In sanitizing the original LA Times article, all references to "illegal" immigrant were replaced with the politically correct "undocumented" immigrant. Also missing from the article were many of the very poignant statements by the plaintiffs, such as:
- "U.S. citizens should have at least the same rights as undocumented immigrants," said one of the plaintiffs, Aaron Dallek, an Illinois native who graduated from UC Berkeley in 2006.
- Another plaintiff, 2006 UC Davis graduate Onson Luong, said he didn't think it was fair that he, as a native of Nevada, had to pay higher tuition than illegal immigrants.
- Michael Brady, who represents the out-of-state students and their parents in the case, said California is "completely undermining the intent of Congress" and that the state law should be invalidated because it violates federal immigration law. . .
As the Utah Attorney General’s office opined in a 2002 letter to the University of Utah: "This Utah statute provides, by its own terms, that it is only operational ""[i]f allowed under federal law"". Federal law places limitations on a state allowing higher educational benefits to aliens who are not lawfully present in the United States unless the same benefits would be available to any other individuals in the United States regardless of whether they are residents of Utah." . . .
Utah passed Instate Tuition predicated on the passage of the proposed so-called Dream Act, which would have allowed States the option to offer reduced tuition to illegal aliens. Click here to listen to the actual floor debates in 2002.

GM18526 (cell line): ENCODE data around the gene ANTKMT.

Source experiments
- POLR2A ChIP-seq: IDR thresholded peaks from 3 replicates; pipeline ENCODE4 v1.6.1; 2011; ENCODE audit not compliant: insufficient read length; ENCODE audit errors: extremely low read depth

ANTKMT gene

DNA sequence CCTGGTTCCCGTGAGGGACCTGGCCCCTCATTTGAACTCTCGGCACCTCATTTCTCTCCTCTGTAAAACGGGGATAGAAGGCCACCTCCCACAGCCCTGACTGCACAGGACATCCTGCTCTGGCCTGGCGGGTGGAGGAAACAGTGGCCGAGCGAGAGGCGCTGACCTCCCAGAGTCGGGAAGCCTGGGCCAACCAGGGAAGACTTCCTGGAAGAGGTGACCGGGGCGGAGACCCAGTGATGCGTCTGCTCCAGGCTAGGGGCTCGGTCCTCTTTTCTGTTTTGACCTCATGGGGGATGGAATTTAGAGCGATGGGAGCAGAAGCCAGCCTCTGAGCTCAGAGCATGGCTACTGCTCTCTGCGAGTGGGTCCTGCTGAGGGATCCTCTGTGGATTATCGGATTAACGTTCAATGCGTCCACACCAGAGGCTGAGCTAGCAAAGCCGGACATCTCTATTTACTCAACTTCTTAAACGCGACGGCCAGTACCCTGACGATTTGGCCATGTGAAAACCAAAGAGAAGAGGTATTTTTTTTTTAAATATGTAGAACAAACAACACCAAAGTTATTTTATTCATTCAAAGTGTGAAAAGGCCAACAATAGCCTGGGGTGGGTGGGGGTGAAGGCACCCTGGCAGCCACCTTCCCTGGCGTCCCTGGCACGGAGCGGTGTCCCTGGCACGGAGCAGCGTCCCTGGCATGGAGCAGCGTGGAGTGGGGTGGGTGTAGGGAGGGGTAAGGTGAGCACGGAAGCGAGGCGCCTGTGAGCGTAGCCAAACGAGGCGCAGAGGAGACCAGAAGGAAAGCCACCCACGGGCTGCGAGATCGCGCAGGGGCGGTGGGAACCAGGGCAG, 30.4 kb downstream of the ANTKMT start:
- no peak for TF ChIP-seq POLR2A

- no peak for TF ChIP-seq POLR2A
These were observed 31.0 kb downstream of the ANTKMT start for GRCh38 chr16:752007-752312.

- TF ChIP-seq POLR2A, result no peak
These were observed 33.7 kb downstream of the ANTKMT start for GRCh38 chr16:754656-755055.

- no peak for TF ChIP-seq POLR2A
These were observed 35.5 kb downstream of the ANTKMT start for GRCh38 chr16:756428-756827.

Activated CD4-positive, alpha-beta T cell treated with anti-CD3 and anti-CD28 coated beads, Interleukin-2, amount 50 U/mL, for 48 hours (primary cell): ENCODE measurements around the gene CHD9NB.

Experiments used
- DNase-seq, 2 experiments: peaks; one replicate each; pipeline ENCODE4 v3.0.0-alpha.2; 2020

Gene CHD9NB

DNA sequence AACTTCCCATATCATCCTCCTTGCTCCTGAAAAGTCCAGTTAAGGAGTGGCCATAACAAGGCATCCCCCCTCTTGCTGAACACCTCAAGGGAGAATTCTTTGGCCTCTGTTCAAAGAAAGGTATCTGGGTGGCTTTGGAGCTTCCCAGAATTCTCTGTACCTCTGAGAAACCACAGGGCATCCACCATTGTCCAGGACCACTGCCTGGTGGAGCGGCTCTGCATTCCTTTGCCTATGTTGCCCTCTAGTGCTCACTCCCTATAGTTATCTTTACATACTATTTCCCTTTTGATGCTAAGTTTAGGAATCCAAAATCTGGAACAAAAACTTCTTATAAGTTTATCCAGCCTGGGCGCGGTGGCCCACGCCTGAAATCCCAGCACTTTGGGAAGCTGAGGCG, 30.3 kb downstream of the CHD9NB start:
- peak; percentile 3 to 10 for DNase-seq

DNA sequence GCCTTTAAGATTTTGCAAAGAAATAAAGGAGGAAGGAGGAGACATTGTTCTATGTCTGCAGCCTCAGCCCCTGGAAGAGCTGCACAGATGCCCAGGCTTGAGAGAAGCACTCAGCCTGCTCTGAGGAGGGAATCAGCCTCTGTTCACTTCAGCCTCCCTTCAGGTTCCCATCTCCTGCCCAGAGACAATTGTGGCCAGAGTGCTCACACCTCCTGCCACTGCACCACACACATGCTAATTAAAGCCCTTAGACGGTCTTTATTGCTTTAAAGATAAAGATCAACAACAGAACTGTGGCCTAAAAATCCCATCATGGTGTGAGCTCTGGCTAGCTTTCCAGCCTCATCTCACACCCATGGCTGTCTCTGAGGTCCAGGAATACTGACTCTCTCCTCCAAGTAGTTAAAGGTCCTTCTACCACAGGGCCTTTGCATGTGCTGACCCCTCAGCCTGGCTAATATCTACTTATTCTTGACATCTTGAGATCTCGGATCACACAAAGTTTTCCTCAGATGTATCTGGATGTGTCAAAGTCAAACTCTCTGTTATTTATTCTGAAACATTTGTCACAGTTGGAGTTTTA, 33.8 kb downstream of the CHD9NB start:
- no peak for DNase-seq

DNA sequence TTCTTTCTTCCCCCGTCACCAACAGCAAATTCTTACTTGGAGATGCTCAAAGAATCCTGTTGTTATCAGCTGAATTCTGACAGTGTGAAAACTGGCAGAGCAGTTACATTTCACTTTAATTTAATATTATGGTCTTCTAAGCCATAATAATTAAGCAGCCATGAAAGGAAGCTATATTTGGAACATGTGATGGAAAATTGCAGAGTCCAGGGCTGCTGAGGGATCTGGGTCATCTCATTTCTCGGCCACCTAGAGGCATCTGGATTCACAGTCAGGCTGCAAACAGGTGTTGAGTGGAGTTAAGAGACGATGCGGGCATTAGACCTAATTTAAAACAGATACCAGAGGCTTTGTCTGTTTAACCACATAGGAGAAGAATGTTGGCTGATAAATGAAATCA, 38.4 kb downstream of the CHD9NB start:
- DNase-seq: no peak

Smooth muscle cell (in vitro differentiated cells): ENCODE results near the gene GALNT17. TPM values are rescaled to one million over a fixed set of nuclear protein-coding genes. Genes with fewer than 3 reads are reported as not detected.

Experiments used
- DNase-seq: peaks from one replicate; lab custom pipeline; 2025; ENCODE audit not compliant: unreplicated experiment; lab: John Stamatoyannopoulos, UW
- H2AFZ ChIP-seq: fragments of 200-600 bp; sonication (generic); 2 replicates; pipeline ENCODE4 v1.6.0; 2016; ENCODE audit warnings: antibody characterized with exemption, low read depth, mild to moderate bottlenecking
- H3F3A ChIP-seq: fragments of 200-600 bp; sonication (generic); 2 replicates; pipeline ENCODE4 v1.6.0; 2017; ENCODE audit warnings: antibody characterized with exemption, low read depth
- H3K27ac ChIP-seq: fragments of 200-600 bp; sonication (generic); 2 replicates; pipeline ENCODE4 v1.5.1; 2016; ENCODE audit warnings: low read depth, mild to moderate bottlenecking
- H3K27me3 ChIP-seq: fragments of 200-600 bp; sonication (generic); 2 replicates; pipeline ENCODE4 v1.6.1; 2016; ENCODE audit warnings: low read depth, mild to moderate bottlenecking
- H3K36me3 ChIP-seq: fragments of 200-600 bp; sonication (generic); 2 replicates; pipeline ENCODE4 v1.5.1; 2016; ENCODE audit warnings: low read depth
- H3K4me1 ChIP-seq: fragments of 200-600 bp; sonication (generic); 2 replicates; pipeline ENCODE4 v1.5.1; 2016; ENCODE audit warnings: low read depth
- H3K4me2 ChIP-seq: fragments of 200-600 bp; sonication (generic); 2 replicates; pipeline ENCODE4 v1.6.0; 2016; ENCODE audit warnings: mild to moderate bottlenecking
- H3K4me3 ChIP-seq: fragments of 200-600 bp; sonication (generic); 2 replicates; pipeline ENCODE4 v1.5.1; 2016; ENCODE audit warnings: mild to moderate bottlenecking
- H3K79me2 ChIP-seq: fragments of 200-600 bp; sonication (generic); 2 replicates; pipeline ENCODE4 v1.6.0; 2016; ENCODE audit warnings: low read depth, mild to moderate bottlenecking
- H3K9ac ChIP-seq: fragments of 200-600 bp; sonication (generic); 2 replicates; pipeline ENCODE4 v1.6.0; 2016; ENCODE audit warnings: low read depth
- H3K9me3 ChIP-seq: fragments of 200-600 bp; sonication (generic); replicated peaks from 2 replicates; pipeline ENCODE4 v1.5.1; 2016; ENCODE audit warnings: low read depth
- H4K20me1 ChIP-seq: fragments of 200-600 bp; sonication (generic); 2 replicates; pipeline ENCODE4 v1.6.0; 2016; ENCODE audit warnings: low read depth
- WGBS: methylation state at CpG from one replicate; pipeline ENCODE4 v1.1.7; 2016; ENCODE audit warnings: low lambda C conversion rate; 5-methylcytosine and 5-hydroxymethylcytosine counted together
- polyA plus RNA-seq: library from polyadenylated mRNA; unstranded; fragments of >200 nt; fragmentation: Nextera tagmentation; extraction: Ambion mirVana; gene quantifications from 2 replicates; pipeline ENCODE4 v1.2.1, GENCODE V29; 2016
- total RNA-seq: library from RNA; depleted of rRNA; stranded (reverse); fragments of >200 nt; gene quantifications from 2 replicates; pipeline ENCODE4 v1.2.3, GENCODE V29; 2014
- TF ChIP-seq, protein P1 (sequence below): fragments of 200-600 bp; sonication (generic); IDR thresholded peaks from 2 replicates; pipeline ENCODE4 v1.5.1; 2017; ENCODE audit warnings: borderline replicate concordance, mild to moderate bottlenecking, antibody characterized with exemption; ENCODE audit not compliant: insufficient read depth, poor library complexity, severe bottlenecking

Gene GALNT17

When posted in the Utah Office of Education regulations (R513-13) the phrase "If allowed under Federal law," was omitted. The Dream Act has never been passed.
The Utah AG letter went on to say: "We have not found applicable judicial opinions interpreting 8 U.S.C. Section 1623, so there is always the possibility that a different or more strict interpretation might be applied by the courts, but on its face, at this preliminary juncture, we are of the opinion that it does not override Utah’’s tuition statute."
A California Appeals Court (Martinez v. Regents of U.C. 9/15/08 CA3) has now issued an opinion: "As we shall explain, the three-year attendance requirement at a California high school is a surrogate residence requirement. The vast majority of students who attend a California high school for three years are residents of the state of California. Section 68130.5 thwarts the will of Congress manifest in title 8 U.S.C. section 1623."
That appellate court decreed that all US Citizens paying non resident tuition would be eligible for reimbursement for the excess payment above the resident rate. The potential to the taxpayers of Utah for such a decision in voiding the Utah instate tuition could easily be in the $10's, or even $100's, of millions.
Additionally, upon graduation, the undocumented immigrant graduate can still not LEGALLY obtain employment in the United States.
In addition to being in violation of the federal law on tuition, allowing that reduction also appears to violate federal law declaring it illegal to aid, abet or "encourage or induces an alien to come to, enter, or reside in the United States, knowing . . . that such . . . residence is or will be in violation of law;" US Code Title 8, sec 1324 .
Instate Tuition for illegal immigrants should be repealed by the Utah legislature - this year - to comply with federal law, avoid huge potential costs and be fair to US citizens, regardless of what the California Supreme Court decides.